Politician William Rolleston (1831-1903) was Canterbury’s fourth and final Superintendent. At this time New Zealand was divided into provinces which were governed by an elected superintendent and provincial council. The provincial council had control over education, local land legislation, hospitals, roading and immigration.
During his time in office between 1868 and 1877, Rolleston was a key figure in the establishment of two educational institutions: Canterbury Museum and Canterbury College (a precursor to the University of Canterbury). The inscription over the entrance to the Museum was suggested by William Rolleston and carved by Claudius Brassington in 1896. It reads, 'Lo these are parts of His ways but how little a portion is heard of Him' (Job 26.14).
Following Rolleston's death in 1903, part of Antigua Street between Cambridge Terrace and Armagh Street was renamed Rolleston Avenue. In 1906 a white marble statue of William Rolleston was erected outside Canterbury Museum, across from Canterbury College (now the Arts Centre).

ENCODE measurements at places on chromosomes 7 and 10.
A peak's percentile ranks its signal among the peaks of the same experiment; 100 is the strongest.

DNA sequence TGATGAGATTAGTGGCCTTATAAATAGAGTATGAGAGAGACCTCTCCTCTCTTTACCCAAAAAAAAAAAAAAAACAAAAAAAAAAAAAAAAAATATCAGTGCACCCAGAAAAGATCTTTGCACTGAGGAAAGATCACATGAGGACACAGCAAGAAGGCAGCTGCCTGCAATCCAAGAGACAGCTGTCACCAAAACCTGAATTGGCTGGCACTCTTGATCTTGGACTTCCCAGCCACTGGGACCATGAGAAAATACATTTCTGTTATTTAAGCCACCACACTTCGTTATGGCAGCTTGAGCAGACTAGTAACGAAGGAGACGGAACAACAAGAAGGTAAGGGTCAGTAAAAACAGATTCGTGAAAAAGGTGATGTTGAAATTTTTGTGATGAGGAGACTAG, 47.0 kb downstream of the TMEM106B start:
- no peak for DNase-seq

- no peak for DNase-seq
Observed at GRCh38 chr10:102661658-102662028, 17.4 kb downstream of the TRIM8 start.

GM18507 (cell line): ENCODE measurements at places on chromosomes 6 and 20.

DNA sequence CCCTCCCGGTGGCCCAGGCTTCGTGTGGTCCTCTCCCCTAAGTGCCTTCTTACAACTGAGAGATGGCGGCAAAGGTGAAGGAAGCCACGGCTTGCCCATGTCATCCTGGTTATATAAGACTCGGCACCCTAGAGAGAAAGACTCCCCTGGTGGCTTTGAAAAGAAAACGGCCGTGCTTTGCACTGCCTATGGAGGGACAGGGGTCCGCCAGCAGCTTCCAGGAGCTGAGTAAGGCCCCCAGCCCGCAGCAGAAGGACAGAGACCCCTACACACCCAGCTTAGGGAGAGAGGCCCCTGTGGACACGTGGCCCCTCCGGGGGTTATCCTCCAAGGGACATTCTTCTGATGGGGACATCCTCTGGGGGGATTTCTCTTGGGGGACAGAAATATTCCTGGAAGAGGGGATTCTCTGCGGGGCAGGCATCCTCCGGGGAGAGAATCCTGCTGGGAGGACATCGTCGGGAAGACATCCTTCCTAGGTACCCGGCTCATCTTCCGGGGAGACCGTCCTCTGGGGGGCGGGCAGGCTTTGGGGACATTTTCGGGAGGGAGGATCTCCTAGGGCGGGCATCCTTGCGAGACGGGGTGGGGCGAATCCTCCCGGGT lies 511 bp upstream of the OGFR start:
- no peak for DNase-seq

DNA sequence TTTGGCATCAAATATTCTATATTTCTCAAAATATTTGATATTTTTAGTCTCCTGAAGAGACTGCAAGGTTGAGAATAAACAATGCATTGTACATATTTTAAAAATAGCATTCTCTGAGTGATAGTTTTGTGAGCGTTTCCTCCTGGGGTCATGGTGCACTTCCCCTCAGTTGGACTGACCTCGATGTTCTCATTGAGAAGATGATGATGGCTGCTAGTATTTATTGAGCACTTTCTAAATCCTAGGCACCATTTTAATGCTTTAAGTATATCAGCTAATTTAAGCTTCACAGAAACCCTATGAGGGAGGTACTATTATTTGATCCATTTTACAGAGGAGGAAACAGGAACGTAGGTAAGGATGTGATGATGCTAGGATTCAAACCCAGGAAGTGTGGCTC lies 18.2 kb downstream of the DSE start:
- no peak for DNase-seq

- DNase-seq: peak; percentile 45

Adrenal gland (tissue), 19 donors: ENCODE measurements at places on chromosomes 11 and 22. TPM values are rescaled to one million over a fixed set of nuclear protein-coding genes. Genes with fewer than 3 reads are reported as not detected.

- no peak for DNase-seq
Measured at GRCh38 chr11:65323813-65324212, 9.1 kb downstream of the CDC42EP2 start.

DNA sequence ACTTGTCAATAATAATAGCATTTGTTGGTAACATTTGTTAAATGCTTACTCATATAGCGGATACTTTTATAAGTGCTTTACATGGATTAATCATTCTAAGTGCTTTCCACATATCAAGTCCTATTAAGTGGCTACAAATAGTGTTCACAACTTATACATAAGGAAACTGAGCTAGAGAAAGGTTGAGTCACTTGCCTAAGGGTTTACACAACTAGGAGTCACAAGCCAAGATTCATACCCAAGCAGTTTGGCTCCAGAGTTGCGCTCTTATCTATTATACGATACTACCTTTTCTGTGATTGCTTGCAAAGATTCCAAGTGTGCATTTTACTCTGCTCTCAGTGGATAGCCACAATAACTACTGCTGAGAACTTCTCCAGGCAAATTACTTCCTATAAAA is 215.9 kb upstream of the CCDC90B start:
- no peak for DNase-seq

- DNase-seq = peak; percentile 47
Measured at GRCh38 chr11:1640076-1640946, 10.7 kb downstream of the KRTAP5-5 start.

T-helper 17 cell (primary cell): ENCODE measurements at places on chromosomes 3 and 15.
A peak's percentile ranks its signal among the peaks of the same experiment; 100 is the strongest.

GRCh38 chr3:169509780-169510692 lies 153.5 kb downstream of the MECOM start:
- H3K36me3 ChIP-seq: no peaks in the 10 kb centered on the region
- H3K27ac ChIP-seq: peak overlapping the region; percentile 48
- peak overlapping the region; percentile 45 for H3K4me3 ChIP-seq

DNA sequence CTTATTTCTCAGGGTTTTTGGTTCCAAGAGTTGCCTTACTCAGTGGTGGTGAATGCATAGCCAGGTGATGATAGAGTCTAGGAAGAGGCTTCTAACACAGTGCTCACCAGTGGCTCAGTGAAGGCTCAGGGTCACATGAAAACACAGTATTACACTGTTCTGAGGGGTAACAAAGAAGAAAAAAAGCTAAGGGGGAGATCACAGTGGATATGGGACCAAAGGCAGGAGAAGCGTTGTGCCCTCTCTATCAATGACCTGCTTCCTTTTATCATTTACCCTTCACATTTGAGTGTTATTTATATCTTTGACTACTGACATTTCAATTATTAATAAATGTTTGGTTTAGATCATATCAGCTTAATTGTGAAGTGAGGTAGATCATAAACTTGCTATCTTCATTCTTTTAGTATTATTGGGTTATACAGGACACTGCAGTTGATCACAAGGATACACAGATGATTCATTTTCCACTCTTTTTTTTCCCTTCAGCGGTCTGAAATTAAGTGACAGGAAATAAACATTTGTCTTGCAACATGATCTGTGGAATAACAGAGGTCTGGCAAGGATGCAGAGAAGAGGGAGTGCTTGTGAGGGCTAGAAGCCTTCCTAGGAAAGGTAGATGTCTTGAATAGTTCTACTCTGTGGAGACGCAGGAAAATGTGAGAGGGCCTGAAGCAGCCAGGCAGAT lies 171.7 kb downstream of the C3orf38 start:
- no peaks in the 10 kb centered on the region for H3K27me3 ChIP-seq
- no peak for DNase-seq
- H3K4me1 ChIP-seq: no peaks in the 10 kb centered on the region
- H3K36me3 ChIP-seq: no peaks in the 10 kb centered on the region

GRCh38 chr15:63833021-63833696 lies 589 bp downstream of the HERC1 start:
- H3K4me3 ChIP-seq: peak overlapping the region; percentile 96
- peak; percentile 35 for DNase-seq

Rolleston’s statue fell off its plinth during the February 2011 earthquake, losing its head during the fall. The statue has been reinstated by the Christchurch City Council.
Images (L To R): A portrait of William Rolleston by J L Balfour, 1904. Oil on canvas. 19XX.2.5085; The reinstallation of the statue of William Rolleston was marked with a ceremony attended by the Rolleston family and city dignitaries on 21 December 2016